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Upon reporting to the Yankees' minor league complex on Himes Avenue in Tampa during the summer of 1992, 18-year-old Derek Jeter, barely out of Kalamazoo Central High and barely 160 pounds, walked to a long rack of wooden bats and studied the choices, settling on a Louisville Slugger model P72 for no other reason than its shape, which most resembled the aluminum bat he used in high school. Twenty professional seasons later he hasn't tried another model for so much as one at bat.
More than a creature of habit, Jeter is a creature of simplicity, devoted in his life and in his game to refining the quality that Da Vinci called "the ultimate sophistication."
"In all my years playing with him," says Paul O'Neill, Jeter's teammate from 1995 through 2001, "I don't think I ever heard him have one technical discussion about the mechanics of hitting. He keeps it simple. He just plays. It's like he's still playing high school baseball."
Jeter's commitment to simplicity soon will yield an extravagant result: 3,000 hits. He is about to become the 28th player—and first Yankee—to reach the milestone, and if he does it on Monday he will tie Robin Yount as the third youngest to get there. (Jeter, who was seven hits short through Sunday, turns 37 this month; Ty Cobb, Hank Aaron and Yount are the only players to reach 3,000 before their 37th birthdays.)
In an era in which offensive records get rewritten more than a Hollywood screenplay, the achievement of 3,000 hits retains every bit of its luster. Jeter played his first big league game in 1995. The most recent member of the 3,000-hit club, Craig Biggio, began his career in 1988. In the six seasons between their debuts—just as performance-enhancers, expansion-diluted pitching and smaller ballparks began to aid offense—990 players made it to the majors without reaching the historic plateau.
It took Jeter and his unorthodox contraption of a swing to rise above all others of his era. Asked about his approach to hitting, Jeter replies, "It's kind of simple, man. I've always thought the more simple everything is, the easier it is. I don't complicate things. I really don't."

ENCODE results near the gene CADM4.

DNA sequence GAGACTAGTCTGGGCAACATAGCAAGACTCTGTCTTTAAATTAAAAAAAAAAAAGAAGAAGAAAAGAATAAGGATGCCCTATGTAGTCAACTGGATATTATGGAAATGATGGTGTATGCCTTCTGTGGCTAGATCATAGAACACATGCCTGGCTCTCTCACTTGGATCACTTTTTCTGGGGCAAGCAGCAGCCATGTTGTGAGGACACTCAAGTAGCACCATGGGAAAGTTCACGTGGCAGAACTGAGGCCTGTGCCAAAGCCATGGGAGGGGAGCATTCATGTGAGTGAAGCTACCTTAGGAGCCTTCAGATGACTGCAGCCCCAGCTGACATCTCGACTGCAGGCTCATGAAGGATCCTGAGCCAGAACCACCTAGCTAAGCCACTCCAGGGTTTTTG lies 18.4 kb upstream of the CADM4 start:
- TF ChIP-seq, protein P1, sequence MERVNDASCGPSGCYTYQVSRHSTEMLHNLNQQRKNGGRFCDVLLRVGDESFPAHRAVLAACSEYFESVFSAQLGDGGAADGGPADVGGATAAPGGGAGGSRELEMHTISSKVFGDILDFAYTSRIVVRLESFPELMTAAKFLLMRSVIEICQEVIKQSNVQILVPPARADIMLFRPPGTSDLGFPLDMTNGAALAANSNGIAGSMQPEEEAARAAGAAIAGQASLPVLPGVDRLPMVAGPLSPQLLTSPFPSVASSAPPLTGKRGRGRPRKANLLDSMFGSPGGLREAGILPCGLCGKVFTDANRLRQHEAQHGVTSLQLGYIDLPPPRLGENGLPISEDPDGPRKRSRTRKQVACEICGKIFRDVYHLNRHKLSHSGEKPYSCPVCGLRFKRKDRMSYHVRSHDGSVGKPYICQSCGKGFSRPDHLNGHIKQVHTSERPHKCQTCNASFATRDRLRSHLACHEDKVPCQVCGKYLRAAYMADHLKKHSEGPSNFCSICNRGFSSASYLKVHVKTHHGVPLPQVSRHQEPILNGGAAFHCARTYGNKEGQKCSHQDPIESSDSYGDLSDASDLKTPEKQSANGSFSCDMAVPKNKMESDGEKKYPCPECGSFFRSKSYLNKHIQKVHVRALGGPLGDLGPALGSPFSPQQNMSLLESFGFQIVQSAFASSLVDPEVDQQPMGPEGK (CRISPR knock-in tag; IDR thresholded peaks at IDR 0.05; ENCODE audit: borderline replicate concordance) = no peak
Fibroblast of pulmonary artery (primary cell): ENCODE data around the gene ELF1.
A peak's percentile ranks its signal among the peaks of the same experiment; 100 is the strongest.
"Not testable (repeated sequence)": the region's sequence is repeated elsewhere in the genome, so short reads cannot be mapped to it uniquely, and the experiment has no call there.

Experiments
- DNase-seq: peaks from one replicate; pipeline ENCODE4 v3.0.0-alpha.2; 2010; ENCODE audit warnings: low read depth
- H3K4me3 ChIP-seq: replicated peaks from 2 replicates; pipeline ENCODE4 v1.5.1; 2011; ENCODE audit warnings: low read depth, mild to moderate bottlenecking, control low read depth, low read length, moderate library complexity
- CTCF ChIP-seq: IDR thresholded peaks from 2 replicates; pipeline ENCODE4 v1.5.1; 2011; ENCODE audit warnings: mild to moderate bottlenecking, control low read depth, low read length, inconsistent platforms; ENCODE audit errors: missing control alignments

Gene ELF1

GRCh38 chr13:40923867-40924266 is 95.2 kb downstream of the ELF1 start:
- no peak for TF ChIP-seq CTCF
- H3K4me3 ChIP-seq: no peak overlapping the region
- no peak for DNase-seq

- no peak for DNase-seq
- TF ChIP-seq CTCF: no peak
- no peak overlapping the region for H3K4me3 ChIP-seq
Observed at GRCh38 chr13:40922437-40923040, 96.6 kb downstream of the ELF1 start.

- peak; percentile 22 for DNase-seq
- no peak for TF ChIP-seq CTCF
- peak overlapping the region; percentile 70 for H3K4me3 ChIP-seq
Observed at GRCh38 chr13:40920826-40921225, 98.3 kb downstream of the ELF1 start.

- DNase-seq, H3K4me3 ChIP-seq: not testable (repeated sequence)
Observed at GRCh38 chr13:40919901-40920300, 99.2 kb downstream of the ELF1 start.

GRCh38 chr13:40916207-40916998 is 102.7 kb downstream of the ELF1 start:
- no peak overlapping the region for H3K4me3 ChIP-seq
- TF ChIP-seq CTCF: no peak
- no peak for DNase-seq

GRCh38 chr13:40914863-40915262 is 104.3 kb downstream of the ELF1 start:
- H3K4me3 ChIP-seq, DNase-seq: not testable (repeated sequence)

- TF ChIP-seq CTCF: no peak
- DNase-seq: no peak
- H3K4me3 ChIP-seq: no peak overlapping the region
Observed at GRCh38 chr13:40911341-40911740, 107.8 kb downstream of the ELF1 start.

AND YET, as Jeter closes in on 3,000, his career has grown more complicated than ever. A down season last year was followed by ugly contract negotiations with the Yankees that turned more public than the circumspect shortstop ever wished. That led to a damaged relationship with the front office, which has been followed by a 2011 season that has been even worse than the last. Too often for Jeter the questions have been less about how many hits he has and more about how many he might still have in him.
"It's changed, no question," Jeter says when asked about the media environment surrounding him and the Yankees. "It's not necessarily about whether you win or lose—yeah, it is—but we can win and if you don't get any hits, they'll ask, 'Well, why didn't you get any hits?' And if you got two hits, it's, 'Well, what happened that third time?' So everything is dissected here. There's more [dissection], definitely—because there are more outlets now. It's part of it, I guess. But I try not to pay attention."
Indeed, Jeter said he avoids reading and listening to criticism and has made it known to family and friends that he's not interested in hearing about any negative press. "You flip through the channels and all of a sudden you see something, you hear something real quick and you change it, but you can't avoid all of it."
Just then former pitcher David Wells, an ex-teammate visiting Jeter at his locker, adds, "Some guys are thick-skinned and some are thin-skinned. Kenny Rogers ... love him to death, but he couldn't handle it. Now, you go date Mariah and... . "